it is the keypoint of this craft
.
dong090909 ... most of your ideas have been tried many times before

For practical reasons most of them were abandoned

Stanley Hiller built a rigid-rotor co-axial in 1944

.
hiller co-ax.JPG
 

AeroER

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what do you think: coaxial rigid double rotors, when in the same phase, the lift difference is the smallest,
it is the keypoint of this craft
Your model does not have coaxial rotors. Do you understand that rigid rotor helicopters aren't rigid? They exploit the flexibility of engineered beams that control flapping, leading and lagging motion, and pitch change due to aerodynamic torque.

Stability augmentation for model flying machines is cheap and available now, you should get an example flying in 2022 to prove your concept.
 

dong090909

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Joined
Oct 25, 2016
Messages
101
Location
GuangDong China
.
dong090909 ... most of your ideas have been tried many times before

For practical reasons most of them were abandoned

Stanley Hiller built a rigid-rotor co-axial in 1944

.
View attachment 120636
At least one thing is for sure: no one has tried:
Use fixed wings to suppress rotor lift fluctuations
Side-flying gyro effect to stabilize rigid rotors
Like flying saucers, rigid rotors above and below the fuselage
. . . . . .
I can't find any evidence either. Someone mentioned that: the lift balance condition of the rotor with reversal of the shaft or common axis: the upper and lower rotors are in the same phase.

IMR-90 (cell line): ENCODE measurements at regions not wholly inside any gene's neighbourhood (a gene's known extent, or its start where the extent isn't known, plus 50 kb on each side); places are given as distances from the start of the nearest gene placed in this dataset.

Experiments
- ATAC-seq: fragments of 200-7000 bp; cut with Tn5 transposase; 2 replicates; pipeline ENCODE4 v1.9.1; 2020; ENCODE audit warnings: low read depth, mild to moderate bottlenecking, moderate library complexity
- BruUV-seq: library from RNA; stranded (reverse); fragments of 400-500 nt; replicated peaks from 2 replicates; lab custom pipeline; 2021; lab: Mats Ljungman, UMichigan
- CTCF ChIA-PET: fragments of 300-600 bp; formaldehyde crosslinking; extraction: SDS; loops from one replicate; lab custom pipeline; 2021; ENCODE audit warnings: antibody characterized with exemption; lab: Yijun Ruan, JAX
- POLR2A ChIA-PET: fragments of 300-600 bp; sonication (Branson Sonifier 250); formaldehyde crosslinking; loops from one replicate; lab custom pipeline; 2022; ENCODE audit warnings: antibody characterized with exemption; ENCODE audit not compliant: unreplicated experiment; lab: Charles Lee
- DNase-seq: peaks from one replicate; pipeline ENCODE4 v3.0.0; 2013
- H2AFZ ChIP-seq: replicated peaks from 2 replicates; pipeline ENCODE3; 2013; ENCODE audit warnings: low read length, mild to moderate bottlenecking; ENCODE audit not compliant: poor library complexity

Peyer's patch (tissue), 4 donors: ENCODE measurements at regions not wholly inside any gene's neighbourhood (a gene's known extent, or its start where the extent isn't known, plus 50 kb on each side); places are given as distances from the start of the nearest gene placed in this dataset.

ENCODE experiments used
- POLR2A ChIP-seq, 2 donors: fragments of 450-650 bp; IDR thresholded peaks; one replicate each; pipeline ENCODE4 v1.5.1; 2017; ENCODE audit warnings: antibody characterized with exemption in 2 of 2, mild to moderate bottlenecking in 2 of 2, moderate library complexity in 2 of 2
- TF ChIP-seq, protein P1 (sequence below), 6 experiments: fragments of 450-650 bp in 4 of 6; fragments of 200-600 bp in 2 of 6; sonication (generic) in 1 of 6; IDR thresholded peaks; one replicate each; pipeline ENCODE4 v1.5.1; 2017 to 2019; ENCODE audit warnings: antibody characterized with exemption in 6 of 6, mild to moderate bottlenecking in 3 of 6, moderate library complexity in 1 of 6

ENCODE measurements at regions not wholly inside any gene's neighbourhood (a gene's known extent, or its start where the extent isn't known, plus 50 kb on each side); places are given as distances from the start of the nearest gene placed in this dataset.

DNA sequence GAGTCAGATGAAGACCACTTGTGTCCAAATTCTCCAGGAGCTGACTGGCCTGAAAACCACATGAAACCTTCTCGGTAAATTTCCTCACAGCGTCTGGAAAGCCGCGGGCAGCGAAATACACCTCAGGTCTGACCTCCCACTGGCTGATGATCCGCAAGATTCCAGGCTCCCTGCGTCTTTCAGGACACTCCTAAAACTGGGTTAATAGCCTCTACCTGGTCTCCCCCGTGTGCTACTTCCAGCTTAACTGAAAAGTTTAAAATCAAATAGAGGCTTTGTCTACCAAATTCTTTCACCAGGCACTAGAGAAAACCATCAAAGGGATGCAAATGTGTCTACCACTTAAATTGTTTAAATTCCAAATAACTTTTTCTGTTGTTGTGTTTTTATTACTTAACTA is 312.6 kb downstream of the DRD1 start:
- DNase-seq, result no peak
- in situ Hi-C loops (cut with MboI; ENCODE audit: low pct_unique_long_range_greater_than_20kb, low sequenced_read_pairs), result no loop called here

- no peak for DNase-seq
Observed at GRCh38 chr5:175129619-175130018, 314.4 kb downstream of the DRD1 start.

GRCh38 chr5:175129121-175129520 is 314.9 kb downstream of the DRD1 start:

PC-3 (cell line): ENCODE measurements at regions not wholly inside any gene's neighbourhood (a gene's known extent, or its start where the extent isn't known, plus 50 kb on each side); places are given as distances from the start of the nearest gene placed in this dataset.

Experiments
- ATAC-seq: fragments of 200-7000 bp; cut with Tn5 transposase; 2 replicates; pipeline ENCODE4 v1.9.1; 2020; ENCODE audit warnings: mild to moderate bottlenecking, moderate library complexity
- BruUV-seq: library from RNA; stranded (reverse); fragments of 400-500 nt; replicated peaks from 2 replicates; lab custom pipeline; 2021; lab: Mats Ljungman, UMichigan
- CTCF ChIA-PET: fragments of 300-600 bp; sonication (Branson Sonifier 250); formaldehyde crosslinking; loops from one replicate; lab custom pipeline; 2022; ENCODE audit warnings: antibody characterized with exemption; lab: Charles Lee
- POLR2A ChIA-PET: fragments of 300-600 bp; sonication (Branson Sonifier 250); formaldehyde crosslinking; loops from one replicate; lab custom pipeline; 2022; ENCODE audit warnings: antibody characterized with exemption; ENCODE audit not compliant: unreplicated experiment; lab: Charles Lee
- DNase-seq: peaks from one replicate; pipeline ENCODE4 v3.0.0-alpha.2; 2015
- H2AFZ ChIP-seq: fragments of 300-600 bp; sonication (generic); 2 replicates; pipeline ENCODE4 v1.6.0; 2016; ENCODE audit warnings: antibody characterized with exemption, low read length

dong090909

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Joined
Oct 25, 2016
Messages
101
Location
GuangDong China
Your model does not have coaxial rotors. Do you understand that rigid rotor helicopters aren't rigid? They exploit the flexibility of engineered beams that control flapping, leading and lagging motion, and pitch change due to aerodynamic torque.

Stability augmentation for model flying machines is cheap and available now, you should get an example flying in 2022 to prove your concept.
I will provide the model to the whole world to judge, I can afford to lose, in Chinese: I am a rogue who I am afraid of.
 

D Hillberg

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Joined
Nov 23, 2010
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very low low low earth orbit
At least one thing is for sure: no one has tried:
Use fixed wings to suppress rotor lift fluctuations
Side-flying gyro effect to stabilize rigid rotors
Like flying saucers, rigid rotors above and below the fuselage
. . . . . .
I can't find any evidence either. Someone mentioned that: the lift balance condition of the rotor with reversal of the shaft or common axis: the upper and lower rotors are in the same phase.
Actually a Boing 347 was modified with wings and fly by wire controls - the machine was at Fort Rucker in the 80s in the Museum grounds... Larger than a Chinook and 4 bladed rotors - tested wing and rotor interactions.

Looks like you should scrounge the local R/C toy shops and up grade to a flying example.

 
Last edited:

dong090909

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Joined
Oct 25, 2016
Messages
101
Location
GuangDong China
I don't want to answer one by one.
Your dissuasion will only arouse my fighting spirit.
Maybe you are all great, but do you know who I am? I once beat millions of people by myself, do you have this kind of performance?
The most important thing is that you did not attack the core of this plan, but told a bunch of stories, meaningless.
I tell you what to attack:
Condition for lift balance of rigid twin rotors with coaxial reverse propellers
Is it feasible to suppress rotor lift fluctuations with fixed wings?
Is the side-flying gyro effect feasible?
Does the structure have fatal flaws?
. . . . . .
Other than that, I don't want to waste my time
 

Dusan

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Joined
Sep 15, 2014
Messages
201
Location
Canada